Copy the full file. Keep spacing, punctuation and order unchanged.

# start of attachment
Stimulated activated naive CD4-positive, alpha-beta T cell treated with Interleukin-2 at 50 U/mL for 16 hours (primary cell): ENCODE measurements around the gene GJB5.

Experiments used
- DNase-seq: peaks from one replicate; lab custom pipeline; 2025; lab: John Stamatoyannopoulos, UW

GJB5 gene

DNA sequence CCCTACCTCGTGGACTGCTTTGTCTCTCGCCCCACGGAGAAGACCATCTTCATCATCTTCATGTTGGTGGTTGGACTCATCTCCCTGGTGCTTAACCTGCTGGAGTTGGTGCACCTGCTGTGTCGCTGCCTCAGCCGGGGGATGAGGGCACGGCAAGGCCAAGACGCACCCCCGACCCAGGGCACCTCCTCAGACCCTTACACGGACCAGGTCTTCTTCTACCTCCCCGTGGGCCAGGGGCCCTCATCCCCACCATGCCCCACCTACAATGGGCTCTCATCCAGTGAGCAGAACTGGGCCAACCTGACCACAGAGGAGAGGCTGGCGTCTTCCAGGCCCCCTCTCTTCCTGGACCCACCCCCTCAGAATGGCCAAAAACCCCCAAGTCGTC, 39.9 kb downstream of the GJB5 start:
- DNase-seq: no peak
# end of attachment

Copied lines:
Stimulated activated naive CD4-positive, alpha-beta T cell treated with Interleukin-2 at 50 U/mL for 16 hours (primary cell): ENCODE measurements around the gene GJB5.

Experiments used
- DNase-seq: peaks from one replicate; lab custom pipeline; 2025; lab: John Stamatoyannopoulos, UW

GJB5 gene

DNA sequence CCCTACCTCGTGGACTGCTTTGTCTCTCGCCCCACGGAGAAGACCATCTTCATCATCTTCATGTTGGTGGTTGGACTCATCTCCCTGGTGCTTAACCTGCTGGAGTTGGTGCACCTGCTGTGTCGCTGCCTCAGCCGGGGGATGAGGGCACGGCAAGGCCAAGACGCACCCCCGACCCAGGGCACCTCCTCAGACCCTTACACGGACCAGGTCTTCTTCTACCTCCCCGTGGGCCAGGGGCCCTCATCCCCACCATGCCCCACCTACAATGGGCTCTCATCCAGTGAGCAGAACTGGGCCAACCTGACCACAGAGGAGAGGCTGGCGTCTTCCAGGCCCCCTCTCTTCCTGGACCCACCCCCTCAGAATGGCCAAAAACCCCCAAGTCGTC, 39.9 kb downstream of the GJB5 start:
- DNase-seq: no peak